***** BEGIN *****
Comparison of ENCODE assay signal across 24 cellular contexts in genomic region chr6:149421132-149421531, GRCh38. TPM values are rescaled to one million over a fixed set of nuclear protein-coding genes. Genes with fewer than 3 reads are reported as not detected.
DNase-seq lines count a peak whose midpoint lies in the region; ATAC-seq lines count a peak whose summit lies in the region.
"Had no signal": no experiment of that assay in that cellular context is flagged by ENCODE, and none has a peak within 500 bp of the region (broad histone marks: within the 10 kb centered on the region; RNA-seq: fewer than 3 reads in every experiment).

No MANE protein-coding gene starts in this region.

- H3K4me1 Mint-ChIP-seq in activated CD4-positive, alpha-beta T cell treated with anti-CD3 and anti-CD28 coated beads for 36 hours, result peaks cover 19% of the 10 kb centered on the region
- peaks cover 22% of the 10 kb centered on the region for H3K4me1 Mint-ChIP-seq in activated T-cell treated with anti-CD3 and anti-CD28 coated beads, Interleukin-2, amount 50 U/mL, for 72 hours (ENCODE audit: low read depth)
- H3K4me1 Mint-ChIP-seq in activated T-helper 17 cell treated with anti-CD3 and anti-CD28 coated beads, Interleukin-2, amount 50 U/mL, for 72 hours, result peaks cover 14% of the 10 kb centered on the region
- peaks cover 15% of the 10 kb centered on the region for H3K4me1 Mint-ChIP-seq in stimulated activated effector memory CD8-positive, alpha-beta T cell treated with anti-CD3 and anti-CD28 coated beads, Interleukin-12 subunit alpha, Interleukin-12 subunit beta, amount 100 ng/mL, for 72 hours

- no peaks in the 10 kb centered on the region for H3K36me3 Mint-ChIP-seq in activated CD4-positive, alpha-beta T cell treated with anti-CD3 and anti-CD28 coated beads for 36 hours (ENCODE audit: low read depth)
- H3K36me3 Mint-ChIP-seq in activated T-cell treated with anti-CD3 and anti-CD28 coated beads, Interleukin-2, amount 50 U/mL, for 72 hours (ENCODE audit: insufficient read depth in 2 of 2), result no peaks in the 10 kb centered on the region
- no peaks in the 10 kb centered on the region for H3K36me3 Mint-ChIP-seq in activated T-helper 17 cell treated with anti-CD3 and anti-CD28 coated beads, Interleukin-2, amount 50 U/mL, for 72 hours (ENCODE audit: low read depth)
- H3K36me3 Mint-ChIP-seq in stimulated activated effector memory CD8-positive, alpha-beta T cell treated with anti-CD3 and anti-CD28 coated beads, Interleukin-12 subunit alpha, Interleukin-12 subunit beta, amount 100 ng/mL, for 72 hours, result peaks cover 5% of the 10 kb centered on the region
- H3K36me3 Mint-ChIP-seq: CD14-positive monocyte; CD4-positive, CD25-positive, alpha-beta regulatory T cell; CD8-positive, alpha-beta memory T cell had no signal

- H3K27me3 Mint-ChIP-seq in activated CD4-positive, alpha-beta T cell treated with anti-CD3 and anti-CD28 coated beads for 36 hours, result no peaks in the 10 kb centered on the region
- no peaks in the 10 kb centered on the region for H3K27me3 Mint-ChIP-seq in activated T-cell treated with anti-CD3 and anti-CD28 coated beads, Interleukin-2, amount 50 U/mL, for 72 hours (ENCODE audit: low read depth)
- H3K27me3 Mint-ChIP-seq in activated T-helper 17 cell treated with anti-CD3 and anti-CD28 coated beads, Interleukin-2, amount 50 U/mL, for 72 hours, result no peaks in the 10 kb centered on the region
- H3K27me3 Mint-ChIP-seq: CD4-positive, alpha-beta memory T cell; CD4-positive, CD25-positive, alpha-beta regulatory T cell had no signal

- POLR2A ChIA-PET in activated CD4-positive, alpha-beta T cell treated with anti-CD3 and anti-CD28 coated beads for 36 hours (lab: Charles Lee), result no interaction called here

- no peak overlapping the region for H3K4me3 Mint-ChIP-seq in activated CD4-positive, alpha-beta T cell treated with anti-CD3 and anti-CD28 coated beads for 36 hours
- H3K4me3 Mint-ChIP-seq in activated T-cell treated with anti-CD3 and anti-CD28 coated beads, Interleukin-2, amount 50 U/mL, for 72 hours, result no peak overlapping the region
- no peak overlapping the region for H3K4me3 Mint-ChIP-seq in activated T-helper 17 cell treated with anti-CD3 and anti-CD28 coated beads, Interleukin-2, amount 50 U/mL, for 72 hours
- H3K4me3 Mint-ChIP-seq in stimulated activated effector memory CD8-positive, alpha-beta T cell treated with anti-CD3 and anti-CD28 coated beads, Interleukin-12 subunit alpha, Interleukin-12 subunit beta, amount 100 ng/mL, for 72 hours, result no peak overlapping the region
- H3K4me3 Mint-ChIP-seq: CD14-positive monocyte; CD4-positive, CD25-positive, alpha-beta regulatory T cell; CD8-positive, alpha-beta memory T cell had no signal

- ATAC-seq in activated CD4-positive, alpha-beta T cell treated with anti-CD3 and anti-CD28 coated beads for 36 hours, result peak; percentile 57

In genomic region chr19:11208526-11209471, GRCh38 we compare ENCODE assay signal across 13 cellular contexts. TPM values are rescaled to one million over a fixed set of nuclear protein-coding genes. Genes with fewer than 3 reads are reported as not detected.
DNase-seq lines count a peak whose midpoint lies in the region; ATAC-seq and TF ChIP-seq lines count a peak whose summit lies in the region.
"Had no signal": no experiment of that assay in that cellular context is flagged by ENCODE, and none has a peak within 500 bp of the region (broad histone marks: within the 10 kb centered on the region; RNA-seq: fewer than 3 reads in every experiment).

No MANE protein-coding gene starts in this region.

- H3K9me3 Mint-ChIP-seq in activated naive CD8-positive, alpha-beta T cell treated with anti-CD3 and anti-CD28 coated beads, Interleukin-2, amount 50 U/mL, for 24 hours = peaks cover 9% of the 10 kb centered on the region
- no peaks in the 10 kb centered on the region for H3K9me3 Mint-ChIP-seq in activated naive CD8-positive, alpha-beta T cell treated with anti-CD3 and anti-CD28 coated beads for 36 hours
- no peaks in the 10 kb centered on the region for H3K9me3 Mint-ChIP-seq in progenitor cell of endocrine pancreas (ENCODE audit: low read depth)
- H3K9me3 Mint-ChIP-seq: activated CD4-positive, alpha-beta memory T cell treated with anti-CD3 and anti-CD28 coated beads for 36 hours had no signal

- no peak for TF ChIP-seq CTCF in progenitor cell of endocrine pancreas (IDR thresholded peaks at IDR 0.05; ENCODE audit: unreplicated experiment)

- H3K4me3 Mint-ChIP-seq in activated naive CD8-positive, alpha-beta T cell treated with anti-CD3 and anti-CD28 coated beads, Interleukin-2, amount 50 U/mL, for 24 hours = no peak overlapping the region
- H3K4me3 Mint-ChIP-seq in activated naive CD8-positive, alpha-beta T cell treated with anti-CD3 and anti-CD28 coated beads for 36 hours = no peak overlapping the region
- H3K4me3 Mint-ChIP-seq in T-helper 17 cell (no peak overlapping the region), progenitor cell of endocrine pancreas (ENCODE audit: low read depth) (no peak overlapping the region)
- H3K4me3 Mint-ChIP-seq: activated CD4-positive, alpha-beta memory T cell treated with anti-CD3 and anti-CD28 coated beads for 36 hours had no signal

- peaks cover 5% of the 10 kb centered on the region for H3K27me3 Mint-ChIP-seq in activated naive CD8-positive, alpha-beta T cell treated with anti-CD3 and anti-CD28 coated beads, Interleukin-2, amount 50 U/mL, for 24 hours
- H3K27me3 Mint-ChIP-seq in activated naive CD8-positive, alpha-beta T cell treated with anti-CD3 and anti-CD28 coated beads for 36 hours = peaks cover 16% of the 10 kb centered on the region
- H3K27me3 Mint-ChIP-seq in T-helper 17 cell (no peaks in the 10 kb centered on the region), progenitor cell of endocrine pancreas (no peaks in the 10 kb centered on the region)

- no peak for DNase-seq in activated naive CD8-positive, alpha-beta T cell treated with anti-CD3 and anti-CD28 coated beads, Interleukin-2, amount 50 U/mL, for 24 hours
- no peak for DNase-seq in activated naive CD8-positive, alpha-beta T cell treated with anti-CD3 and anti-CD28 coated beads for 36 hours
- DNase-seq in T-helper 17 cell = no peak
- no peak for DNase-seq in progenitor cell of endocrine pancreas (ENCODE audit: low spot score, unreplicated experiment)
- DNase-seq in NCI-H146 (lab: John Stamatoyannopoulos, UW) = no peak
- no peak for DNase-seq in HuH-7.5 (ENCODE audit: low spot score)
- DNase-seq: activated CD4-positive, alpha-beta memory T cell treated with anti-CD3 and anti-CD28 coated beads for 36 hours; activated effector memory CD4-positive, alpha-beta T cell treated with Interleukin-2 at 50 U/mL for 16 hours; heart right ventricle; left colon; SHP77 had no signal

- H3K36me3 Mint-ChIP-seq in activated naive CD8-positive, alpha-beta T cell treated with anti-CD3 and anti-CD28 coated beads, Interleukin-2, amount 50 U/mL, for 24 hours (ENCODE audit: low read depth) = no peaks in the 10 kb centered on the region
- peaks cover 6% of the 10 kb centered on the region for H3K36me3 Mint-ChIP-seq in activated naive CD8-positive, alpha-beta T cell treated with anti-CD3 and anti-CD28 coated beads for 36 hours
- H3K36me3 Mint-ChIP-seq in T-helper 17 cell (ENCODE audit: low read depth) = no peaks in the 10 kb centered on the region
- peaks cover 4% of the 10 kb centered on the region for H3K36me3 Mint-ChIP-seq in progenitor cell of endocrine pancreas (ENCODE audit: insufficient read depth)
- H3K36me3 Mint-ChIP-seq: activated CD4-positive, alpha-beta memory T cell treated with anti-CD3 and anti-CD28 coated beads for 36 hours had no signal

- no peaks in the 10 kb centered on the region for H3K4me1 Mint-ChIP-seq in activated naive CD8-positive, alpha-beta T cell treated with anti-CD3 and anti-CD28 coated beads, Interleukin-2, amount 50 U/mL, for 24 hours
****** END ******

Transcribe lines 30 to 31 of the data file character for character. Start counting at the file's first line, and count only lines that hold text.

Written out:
- no peaks in the 10 kb centered on the region for H3K9me3 Mint-ChIP-seq in activated naive CD8-positive, alpha-beta T cell treated with anti-CD3 and anti-CD28 coated beads for 36 hours
- no peaks in the 10 kb centered on the region for H3K9me3 Mint-ChIP-seq in progenitor cell of endocrine pancreas (ENCODE audit: low read depth)